Since 2002 the Geology Museum, whose status is the Geology Museum Section, has been elevated to the UPT Geology Museum. To carry out its duties and functions properly, 2 sections and 1 Sub-section were formed, namely the Demonstration Section, the Documentation Section, and the Administration Sub-Section. In order to further optimize its role as an institution that promotes geology, the Geology Museum also holds activities including counseling, exhibitions, seminars and research survey activities for the development of collection demonstrations and documentation.

The first floor is divided into 3 main rooms: the orientation room in the middle, the West Wing Room and the East Wing Room. The Orientation Room contains a geographic map of Indonesia in the form of a wide-screen relief showing geological and museum activities in the form of animation, museum information service booths and education and research service booths.

Another room is the West Wing, known as the Indonesian Geological Room, which consists of several rooms that provide information about; hypothesis of the occurrence of the earth in the solar system; regional tectonic arrangements that shape Indonesia's geology; manifested in the form of a model of the active movement of the earth's crustal plates; the geological conditions of Sumatra, Java, Sulawesi, Maluku and Nusa Tenggara as well as Irian Jaya and fossil fossils and human history according to Darwinian evolution are also present here.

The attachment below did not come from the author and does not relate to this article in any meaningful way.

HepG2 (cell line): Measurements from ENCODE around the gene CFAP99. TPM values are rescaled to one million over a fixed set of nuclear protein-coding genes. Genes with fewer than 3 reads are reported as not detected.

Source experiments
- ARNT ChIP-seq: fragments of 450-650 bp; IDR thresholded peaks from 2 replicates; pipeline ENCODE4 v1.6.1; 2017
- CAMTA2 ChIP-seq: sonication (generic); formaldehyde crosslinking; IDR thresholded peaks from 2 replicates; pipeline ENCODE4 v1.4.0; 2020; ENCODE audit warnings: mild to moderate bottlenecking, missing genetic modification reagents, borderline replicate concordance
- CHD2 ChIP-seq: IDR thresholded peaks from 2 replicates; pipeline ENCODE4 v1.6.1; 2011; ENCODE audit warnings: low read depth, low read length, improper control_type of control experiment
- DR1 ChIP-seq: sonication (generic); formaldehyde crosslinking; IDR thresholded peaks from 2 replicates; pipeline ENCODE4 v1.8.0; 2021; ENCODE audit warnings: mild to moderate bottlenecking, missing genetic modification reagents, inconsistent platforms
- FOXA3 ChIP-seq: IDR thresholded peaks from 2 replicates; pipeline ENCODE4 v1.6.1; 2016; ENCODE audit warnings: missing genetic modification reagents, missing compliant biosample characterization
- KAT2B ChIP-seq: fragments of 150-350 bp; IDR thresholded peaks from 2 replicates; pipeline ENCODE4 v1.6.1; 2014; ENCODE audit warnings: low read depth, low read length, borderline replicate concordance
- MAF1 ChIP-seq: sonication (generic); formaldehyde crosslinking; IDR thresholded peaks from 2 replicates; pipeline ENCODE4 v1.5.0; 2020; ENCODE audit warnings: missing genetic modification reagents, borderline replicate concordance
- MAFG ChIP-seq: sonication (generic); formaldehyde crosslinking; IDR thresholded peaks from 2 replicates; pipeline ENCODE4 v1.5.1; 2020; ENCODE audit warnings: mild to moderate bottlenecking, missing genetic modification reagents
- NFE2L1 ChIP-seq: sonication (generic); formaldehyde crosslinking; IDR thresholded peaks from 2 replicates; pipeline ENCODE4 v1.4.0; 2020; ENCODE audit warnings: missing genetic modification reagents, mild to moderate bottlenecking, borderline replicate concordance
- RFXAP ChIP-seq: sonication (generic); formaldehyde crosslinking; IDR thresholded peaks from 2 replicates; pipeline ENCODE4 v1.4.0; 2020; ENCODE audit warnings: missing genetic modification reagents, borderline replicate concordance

The end of the west wing room is a volcanic space, which shows the condition of several active volcanoes in Indonesia such as: Tangkuban Perahu, Krakatau, Galunggung, Merapi and Batu. In addition to the information panels, this room is equipped with a mock-up of the Bromo-Kelut-Semeru Volcano complex. Several examples of volcanic rock are arranged in a glass cabinet.

East Wing Space The room depicting the history of growth and development of living things, from primitive to modern, inhabiting planet Earth is known as the history of life space.

The picture panels that adorn the walls of the room begin with information about the state of the earth which was formed about 4.5 billion years ago, when even the most primitive living things have not been found.

Several billion years later, when the earth has begun to calm down, the environment supports the development of several species of single-celled plants, whose existence is recorded in the form of fossils of large vertebrates that lived in the Middle to Late Mesozoic Period (210-65 million years ago) in the form of a fossil replica of Tyrannosaurus Rex Osborn (a type of wild flesh-eating lizard) which reaches 19 m in length, 6.5 m in height and 8 tons in weight.